Trading in Nine Lives for Irish Silver

It occurred to me that this St. Patrick’s Day will be the ninth installment of The Irish Post. Which seems more impossible than Kelly Ripa’s love life. And as remarkable a thing as it is, and will be, I ain’t gonna lie. I’m already looking forward to next year.

Irish Post X. 

That is carazy with a capital Kong. It’s a hot Prada enchilada served up on a regatta in Nevada. To the ‘fo of ‘sho. To the legit of no quit. To the verve of swerve and to all of the many and mighty tilted verbs that sobered up inside the written word of a Holy Day’s debauched solemnity.

From the get, The Irish Post has been a crime of passion, and guilt its best defense. The annual Drinks post has never been content with the opaque formalities of absolution, where sins are treated as commodities which can be traded for free passes to the next not so great idea. Instead it regales in the fallen angel who doesn’t give a great good shit to apologize for the sins of every day and everywhere, and everyone.

The installments of this particular series have run wild with comedy and deep with tragedy, as if the flag of Ireland was whispering its tab to the man settling its check. It has tipped the velvet, slow danced with the mysteries and kitsched up the woebegone of days well spent and nights deigned less so.

And what a glorious thing this will always be, to paint pictures of the heavens from the warm embrace of the fiery pits. To dream in colors possessed by sounds. To walk through the wildest fantasies of Joyce and Wilde and all those brilliant madmen whose pens sang acapella with the cosmos. Imagine all that, dressed up in roman numerals.

I’m guessing this year’s Irish Post will just have to make due.


Be sorry less, be certain always . . . or something like that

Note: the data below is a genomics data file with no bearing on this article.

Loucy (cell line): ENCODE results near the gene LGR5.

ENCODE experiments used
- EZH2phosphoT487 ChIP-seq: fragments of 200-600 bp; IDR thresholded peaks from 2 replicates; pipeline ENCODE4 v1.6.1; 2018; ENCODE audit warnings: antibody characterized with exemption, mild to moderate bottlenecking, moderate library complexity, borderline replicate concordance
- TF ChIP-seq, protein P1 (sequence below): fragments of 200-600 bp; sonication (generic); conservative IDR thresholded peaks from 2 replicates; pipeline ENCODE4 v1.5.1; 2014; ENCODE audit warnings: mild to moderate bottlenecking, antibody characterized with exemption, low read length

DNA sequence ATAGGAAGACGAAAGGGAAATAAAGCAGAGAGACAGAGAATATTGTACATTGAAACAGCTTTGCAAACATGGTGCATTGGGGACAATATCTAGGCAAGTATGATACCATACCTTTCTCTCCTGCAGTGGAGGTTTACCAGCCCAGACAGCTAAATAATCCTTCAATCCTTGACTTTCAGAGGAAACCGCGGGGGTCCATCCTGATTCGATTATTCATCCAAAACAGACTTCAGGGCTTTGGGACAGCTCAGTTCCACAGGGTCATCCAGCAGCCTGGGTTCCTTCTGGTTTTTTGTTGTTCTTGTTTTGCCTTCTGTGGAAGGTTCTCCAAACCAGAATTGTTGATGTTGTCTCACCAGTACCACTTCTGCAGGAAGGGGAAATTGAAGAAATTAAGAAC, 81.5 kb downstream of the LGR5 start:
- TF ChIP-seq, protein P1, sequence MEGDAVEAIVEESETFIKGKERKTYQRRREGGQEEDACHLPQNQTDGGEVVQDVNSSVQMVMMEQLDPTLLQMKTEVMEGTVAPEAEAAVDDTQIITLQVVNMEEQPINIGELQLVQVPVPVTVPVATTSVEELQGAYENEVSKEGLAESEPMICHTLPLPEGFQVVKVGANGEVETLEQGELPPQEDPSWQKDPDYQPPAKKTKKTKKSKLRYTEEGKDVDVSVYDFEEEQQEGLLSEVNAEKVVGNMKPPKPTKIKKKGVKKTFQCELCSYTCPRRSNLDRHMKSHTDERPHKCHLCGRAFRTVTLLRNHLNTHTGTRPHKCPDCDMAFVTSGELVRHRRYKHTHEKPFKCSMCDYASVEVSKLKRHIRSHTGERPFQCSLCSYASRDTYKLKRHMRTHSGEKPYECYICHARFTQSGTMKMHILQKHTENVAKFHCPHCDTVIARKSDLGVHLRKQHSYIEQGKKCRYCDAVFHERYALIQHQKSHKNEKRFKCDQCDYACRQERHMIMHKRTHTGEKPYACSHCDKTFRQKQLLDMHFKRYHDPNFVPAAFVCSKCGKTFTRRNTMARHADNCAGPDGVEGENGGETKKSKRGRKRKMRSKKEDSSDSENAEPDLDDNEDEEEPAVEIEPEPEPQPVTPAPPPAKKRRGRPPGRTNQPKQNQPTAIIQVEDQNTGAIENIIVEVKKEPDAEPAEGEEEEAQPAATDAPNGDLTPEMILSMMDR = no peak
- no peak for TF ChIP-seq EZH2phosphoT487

I was trying to figure out the best way to reveal the new WordPress crib I got going and then it hit me . . do a re-blog. But it’s pretty fucking pretentious to do a re-blog of your own shit, so I decided I would simply provide a link at the bottom of this post. Not exactly the most exhaustive way to go, but simple. And I am all about simple.

A quick spill on the new place? Sure why not.

Drinks Well with Others was akin to Michael Corleone’s promise to Kay about taking the family into legit business. His “gimme a year or two” turned into several times more than that. And so it was with Drinks, and its getaway driver Cayman Thorn. It lasted much longer than I planned on, and that’s entirely because the company I kept was so damned good.

It was a beautiful, unassuming stretch to be certain. But the plain simple fact is that this blog’s creation was borne of a runaway note. For years, my legs were a scoundrel of  muscle memory borne of the sprint from a wicked little tree. But now, my spirit has stopped giving a shit to hide. I needed some place, somewhere different. I needed to break free of the acrimonious pseudonym and just be me. I needed to be fair to yours truly, and I had to see if it was something that had legs to it. Which explains the lag time of this introduction.

A BIG thank you to all of ‘yall who sent me lovely emails wondering what had become of me. And as promised, here is the new place. You are under no legal obligation to check it out. If you dig Drinks and want to stick with Cayman, I totally understand. I’ll be dishing up my love on Sunday mornings. If you decide you want to take the red pill, it’s just gonna be different.

In the immortal words of Alan Shepard, let’s see where this fucker can take us!



A Christmas Eve Wish

Christmas Eve on WordPress is like Friday night in a newsroom. Ain’t nobody paying attention to what comes down, because there’s life to attend to. It’s the perfect time to drop this post in, really. Everyone is busy doing their Christmas Eve things, to be followed by Christmas Day things.

This post will just be.

It’s kind of the way Drinks has comported itself over all these many years. It has enjoyed many incarnations in its existence. Each chapter was unique, significant and full of a soulful earnestness that can only happen if you’ve got the attitude for the latitude. If nothing else, this place is all about the importance of being earnest. Over the last seven years, Cayman Thorn was able to choreograph a mostly symphonic facsimile of the voices in his head. It wasn’t always pretty, but it was always him . . . me. Both. He went all hard pipe hitting on the every day annoyances with the savage pith of a sailor on permanent leave. He deconstructed the daily grind whilst laying waste to the minutiae like a Minotaur on meth (say that one time fast). He micro waved the personal into a macro salad of big picture recipes whose meta was a dish best served bold.